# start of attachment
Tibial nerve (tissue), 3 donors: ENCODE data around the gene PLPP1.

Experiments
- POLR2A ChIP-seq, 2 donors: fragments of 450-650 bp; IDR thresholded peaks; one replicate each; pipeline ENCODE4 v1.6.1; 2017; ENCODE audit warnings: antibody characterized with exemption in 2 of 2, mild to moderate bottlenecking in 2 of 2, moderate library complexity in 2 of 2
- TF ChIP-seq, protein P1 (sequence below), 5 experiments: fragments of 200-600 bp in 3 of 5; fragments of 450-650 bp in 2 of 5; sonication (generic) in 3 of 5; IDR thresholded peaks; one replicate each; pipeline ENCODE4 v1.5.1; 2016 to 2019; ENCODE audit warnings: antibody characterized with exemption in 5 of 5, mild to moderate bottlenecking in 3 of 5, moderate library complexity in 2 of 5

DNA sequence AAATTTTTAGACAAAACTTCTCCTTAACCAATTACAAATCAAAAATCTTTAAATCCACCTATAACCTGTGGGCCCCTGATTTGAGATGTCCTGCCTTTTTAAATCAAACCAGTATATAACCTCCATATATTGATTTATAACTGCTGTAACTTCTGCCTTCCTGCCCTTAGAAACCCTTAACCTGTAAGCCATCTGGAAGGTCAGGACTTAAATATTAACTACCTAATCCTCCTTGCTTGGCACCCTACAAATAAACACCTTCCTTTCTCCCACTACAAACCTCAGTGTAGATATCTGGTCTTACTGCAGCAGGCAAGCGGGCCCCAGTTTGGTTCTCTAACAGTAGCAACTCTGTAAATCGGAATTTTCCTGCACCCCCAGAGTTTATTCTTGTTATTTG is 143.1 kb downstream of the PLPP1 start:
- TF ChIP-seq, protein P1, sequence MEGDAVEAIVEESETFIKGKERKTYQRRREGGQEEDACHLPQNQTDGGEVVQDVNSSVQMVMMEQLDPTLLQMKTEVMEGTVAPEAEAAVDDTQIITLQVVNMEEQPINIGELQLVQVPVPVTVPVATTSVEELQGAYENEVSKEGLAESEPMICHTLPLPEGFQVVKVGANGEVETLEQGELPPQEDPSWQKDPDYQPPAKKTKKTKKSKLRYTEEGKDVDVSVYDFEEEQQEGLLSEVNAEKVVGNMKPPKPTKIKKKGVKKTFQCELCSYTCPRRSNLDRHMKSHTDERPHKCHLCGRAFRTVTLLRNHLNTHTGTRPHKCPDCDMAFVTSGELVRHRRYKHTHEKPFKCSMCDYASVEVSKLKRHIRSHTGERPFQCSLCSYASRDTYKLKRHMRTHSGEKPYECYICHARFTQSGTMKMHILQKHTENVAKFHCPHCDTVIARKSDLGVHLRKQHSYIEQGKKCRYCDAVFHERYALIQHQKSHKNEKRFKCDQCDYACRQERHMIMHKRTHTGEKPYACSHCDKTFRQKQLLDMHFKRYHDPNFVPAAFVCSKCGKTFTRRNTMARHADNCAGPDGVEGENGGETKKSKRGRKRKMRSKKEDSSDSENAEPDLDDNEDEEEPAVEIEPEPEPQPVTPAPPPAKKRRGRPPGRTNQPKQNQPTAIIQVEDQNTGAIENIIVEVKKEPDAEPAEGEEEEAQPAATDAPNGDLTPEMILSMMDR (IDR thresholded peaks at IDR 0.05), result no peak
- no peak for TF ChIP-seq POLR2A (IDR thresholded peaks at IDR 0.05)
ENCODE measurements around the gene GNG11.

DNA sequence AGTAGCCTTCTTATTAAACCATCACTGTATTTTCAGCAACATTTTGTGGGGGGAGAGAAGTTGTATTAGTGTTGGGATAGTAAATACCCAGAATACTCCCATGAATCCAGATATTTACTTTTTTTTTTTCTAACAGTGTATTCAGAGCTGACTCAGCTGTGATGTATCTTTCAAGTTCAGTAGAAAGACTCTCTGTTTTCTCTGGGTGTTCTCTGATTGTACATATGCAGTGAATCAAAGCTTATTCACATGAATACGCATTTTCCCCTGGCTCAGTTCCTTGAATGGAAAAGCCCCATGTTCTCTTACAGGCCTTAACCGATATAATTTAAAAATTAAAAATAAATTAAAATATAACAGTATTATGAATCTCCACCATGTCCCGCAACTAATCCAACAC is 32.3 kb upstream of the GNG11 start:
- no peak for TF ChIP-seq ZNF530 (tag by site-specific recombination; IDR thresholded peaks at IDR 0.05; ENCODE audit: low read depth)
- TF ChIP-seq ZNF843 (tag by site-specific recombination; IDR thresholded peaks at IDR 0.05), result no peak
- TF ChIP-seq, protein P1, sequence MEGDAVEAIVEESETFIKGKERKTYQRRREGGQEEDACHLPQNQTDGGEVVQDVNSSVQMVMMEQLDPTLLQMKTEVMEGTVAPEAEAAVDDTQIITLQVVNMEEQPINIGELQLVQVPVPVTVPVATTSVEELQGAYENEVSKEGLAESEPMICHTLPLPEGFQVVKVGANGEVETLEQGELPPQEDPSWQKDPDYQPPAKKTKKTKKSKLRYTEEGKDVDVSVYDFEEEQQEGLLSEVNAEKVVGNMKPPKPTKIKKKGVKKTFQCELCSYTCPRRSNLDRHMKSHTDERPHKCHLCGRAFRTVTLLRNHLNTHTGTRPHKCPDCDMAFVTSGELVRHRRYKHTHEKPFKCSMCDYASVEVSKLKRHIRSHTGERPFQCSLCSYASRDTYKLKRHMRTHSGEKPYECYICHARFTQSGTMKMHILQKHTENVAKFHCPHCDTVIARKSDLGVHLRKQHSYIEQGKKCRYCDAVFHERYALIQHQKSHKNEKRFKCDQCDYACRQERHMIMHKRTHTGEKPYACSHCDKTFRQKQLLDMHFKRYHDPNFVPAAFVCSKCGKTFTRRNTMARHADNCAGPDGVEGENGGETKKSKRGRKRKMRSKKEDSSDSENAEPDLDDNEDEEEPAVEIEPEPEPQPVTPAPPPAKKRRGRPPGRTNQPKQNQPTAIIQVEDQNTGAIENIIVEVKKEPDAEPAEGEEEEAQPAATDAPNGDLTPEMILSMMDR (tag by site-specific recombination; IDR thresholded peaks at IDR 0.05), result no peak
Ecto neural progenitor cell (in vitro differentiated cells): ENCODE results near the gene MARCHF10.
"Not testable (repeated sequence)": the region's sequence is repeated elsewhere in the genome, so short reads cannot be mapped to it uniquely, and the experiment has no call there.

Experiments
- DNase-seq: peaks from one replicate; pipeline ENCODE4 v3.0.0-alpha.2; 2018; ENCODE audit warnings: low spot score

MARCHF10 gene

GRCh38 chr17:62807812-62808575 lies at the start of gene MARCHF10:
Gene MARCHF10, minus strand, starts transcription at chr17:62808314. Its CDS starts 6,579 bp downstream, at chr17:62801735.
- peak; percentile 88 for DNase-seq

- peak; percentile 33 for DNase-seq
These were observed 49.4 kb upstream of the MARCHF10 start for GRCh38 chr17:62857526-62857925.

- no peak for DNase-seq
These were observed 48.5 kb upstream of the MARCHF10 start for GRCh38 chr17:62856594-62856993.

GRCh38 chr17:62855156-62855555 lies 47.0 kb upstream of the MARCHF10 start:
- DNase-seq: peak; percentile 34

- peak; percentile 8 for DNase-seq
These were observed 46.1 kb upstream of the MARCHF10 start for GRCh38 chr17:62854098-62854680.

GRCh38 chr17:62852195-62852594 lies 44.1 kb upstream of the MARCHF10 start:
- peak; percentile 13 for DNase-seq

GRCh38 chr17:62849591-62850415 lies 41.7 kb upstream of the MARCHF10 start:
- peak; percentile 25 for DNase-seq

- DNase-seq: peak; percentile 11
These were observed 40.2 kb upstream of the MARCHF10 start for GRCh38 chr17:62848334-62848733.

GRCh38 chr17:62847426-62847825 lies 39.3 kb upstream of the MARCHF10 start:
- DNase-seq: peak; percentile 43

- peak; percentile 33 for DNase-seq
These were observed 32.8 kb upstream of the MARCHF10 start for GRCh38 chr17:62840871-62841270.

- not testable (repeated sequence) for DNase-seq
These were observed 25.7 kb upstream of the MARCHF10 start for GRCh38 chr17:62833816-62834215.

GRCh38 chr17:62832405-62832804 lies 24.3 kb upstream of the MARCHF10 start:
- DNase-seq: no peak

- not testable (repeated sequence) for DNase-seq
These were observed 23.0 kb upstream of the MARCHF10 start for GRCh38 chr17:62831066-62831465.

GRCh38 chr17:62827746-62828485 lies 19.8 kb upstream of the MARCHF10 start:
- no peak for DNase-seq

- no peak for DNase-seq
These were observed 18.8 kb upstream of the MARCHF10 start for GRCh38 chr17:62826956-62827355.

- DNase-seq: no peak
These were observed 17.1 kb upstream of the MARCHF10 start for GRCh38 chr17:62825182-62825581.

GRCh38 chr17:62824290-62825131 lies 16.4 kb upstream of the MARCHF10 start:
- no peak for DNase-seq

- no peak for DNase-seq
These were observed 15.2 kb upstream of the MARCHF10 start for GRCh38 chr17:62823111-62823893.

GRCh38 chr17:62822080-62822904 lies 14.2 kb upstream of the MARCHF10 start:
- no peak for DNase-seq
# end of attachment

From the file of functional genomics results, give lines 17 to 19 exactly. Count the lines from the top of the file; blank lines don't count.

MARCHF10 gene

GRCh38 chr17:62807812-62808575 lies at the start of gene MARCHF10:
Gene MARCHF10, minus strand, starts transcription at chr17:62808314. Its CDS starts 6,579 bp downstream, at chr17:62801735.